One day I was loading a bunch of cows to take them over to our Blue Ridge place, about 25 miles away. My gooseneck trailer was designed to haul about twelve cows and I was trying to put fifteen in because I did not want to make two trips. I had all but one last cow finally pushed, and crowded in the trailer but this last one was half in and half out. I was twisting her tail, and shoving with my shoulder with all my might but, her two back legs were still out of the back of the trailer. All of a sudden I heard this growl and Sebastian had bitten that cow in the ankle, and she shoved herself right into the trailer. I slammed the back gate and locked it and then looked down at Sebastian. I said,” Where did you learn to do that?” Sebastian didn't say a word, he just looked up at me and grinned.

I realized then that Sebastian had cow dog parents and it was in his blood. That is something that is amazing, how a dog from a cow dog line will just inherently know something about handling cattle. He had never seen a cow until he was grown. After that, I usually took Sebastian with me when I was working cattle. He rode in the back of the pick-up but if it was hot and he had done a good job, I would let him ride up in the cab. When I did this he was a happy dog. He would jump up in the cab, and stick his nose into the A/C outlet on the dash. If I had not started the pickup, he would look over at me like he was saying, "hurry up and get this thing going!"
Everyone loved Sebastian and he was a character. One time we were throwing “his stick” which was a six-foot 2x4, for him to go fetch. (Not everyone was able to throw his “stick” for him to fetch) One of the boys threw it over the fence into the pasture. Sebastian would always run out and get it in the center at the balance point and then he would come back with this big old 2x4.  When he started through the gate, of course both ends of that 2x4 hit the sides of the gate. Sebastian backs up, drops the 2x4, goes to the end of it, picks it up, and drags it through the gate. Once through the gate, he again gets the balance point and come trotting back for us to throw it again. Smart dog! If you threw him a regular stick he would just sit by you and not even move to go get it. 

Great video of cow dogs working cattle found here.

Photo of working cow dogs found here.

Friday, July 5, 2013

Chapter 108 Where the Big Ferns Grow

Another exciting experience was when Richard Marcus of Neiman Marcus called. He had heard of our beautiful begonias that were his mother’s favorite. He came out to the nursery, and bought a lot of begonias. When he saw our ferns he was blown away. These were big ferns in 16” baskets lined with sphagnum moss. He asked if we could supply him with 250 of them to decorate the North Park store for Easter.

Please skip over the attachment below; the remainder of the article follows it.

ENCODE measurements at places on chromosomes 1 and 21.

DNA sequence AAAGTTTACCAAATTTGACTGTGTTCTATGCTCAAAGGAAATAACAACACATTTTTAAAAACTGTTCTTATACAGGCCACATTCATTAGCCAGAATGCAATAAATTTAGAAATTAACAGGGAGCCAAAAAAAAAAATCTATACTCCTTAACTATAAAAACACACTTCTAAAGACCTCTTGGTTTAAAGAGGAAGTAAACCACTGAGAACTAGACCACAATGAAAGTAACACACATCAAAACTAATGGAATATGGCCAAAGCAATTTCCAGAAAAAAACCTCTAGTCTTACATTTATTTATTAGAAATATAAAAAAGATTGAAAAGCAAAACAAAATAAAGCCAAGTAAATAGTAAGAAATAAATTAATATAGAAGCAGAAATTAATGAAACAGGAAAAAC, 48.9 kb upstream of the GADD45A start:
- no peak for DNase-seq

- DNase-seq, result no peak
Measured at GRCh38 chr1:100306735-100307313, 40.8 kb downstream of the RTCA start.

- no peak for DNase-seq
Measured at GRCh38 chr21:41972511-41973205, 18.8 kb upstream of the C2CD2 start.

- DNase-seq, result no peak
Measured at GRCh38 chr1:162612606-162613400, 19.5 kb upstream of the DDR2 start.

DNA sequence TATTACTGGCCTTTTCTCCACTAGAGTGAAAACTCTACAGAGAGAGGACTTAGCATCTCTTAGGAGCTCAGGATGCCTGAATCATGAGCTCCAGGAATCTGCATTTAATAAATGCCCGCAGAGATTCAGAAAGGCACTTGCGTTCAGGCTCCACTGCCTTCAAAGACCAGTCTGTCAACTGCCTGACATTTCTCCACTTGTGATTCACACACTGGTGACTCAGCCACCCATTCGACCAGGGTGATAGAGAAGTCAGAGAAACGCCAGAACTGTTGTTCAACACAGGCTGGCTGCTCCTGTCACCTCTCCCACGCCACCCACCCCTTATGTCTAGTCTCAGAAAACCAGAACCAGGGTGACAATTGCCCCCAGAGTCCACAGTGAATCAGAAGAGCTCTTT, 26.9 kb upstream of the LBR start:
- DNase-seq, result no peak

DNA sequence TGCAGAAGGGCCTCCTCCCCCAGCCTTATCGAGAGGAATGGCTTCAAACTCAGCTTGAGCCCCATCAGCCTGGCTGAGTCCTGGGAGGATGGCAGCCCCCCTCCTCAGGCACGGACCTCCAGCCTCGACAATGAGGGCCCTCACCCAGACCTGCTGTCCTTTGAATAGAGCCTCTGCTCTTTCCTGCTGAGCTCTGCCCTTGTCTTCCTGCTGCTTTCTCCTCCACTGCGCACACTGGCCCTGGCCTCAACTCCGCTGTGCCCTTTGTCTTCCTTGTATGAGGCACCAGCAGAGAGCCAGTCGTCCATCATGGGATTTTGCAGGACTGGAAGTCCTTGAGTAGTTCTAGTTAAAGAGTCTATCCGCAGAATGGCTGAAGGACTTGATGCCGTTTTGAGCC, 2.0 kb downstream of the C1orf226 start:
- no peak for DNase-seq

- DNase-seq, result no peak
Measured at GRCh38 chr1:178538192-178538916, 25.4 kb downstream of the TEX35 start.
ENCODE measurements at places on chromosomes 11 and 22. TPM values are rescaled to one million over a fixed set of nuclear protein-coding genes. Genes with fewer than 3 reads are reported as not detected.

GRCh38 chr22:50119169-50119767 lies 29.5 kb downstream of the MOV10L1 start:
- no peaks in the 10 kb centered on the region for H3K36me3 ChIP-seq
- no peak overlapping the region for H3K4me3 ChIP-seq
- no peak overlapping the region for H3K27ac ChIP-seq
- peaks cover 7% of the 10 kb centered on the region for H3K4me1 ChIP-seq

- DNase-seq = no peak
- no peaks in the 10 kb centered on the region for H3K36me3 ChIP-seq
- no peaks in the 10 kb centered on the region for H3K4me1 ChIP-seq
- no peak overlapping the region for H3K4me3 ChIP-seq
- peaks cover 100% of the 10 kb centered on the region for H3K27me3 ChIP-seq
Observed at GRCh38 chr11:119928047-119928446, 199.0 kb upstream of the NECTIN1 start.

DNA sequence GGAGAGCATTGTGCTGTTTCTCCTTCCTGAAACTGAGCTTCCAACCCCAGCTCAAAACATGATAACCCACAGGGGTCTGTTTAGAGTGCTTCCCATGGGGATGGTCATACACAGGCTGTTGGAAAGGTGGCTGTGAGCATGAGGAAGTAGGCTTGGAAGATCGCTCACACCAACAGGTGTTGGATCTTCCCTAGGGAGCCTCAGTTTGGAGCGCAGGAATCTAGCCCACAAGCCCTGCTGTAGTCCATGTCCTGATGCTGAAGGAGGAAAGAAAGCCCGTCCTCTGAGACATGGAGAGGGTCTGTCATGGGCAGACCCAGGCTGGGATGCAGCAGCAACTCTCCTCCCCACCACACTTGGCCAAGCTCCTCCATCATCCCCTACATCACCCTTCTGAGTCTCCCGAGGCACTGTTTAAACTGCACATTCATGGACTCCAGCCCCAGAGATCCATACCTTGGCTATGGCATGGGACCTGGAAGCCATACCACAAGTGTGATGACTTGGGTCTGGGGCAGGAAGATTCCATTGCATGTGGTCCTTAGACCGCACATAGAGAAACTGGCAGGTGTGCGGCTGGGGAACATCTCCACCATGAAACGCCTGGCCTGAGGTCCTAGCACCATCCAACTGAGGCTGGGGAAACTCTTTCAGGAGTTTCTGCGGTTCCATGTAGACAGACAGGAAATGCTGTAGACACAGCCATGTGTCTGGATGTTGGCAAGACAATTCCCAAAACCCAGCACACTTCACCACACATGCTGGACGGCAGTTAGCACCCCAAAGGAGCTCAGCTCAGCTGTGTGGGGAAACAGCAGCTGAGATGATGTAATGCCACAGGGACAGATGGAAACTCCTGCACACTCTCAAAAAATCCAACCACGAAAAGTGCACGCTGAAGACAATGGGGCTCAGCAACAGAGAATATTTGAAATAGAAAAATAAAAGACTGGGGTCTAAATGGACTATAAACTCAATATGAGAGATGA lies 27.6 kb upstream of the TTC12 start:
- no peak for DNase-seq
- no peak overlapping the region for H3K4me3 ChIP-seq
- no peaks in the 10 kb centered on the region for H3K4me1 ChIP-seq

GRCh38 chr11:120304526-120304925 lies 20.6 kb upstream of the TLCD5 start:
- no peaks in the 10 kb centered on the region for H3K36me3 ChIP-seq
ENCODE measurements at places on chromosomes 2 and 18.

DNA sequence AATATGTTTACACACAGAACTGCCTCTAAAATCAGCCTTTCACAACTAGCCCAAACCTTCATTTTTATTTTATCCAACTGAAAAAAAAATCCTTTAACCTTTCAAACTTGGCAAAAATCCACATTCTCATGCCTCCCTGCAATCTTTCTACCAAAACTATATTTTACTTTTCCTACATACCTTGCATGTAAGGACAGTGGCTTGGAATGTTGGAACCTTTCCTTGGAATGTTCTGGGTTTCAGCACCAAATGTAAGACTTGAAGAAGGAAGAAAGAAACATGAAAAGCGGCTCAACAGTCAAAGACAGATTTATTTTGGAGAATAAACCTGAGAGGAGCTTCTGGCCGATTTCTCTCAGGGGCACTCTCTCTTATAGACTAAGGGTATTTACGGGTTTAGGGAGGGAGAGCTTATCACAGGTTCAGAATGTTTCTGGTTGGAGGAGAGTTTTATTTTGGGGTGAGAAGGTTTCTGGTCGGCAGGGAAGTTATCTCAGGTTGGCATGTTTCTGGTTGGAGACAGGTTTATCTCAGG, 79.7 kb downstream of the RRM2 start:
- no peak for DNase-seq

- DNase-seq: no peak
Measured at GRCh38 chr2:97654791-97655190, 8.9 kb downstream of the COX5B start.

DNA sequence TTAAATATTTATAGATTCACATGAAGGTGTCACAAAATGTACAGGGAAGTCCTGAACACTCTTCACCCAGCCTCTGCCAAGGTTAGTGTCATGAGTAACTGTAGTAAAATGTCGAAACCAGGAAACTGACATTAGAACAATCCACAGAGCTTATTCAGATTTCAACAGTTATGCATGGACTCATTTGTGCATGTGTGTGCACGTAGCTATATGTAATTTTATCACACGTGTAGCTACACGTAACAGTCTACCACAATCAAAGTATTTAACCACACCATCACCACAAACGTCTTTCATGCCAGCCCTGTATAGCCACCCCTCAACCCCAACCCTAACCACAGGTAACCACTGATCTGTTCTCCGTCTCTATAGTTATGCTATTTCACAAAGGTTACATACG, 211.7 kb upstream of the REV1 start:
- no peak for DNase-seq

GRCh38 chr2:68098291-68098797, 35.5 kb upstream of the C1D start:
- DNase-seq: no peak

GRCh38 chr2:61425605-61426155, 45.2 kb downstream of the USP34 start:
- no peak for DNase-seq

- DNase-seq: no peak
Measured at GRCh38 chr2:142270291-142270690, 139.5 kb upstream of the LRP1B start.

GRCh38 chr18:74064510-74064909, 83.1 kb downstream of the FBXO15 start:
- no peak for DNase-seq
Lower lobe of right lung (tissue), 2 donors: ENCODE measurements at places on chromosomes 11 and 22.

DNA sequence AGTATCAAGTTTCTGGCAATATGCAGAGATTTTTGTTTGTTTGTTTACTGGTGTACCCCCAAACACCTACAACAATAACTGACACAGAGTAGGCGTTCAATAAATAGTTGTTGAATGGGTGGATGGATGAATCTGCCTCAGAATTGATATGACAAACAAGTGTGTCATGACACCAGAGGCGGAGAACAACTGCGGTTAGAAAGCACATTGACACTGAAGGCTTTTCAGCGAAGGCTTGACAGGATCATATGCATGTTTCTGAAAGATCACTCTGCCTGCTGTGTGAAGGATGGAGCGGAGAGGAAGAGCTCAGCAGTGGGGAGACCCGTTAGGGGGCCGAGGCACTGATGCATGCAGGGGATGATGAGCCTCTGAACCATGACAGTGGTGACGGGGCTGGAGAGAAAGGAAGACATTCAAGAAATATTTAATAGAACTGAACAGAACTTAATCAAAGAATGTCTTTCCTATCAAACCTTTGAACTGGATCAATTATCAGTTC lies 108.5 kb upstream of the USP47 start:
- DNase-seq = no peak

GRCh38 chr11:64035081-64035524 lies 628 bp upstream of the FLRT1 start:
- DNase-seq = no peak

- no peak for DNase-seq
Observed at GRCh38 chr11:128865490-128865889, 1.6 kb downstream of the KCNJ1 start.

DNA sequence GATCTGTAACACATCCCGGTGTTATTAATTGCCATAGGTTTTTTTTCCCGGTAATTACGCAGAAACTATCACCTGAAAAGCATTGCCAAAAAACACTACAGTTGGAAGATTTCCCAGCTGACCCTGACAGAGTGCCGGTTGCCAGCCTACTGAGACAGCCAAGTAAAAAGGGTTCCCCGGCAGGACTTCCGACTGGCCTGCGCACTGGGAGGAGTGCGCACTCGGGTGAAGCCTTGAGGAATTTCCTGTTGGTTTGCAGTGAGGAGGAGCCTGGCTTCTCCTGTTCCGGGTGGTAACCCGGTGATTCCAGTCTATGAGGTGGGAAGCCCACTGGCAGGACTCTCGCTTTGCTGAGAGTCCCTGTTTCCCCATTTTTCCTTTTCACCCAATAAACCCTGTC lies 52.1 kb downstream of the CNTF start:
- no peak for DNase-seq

We knew that would be a challenge but we accepted. We delivered the ferns on schedule just before Easter and they were beautiful. They were in 16” wire baskets, but the ferns themselves were about 4 feet in diameter. They were hung throughout the store in all departments. Many were over clothing and other merchandise. They were up there for some time so I had to figure out a way to water them without any water running out of the bottom of the baskets. I took each basket and lined an additional basket with sphagnum moss and then covered the inner side with a plastic liner. I then pulled the second basket up tight against the real fern basket and attached it with wire clips. We then watered by putting ice cubes in the baskets. As far as I know not a single basket leaked.
We also grew specimen ferns for special occasions such as new restaurant openings. Some of these ferns were so big I could haul only one at a time in a pickup. They would fill the entire bed of a 8’ pickup bed. We grew baskets for the original Kitty Hawk (forerunner of today’s Chili’s) as well as the new Chili’s restaurants. Several high-end restaurants in NorthPark Mall and other locations featured our giant fern baskets. I would sell these super big baskets for about $200.00 each.   
We were fortunate to have a number of feature articles about us in the Dallas newspapers, nursery magazines, and ivestock periodicals with pictures of Charlotte, myself and our various businesses.  We were also proud of the fact that we had customers ordering our ferns from as far away as Hawaii. The Hawaii customer bought starter fern plants to grow out in their own nursery and then sell them to their local customers.
It is hard to tell from this picture but Charlotte had made both our shirts out of material that had prints of ferns all over them.
Photo of fern found here.

Photo of hanging fern found here.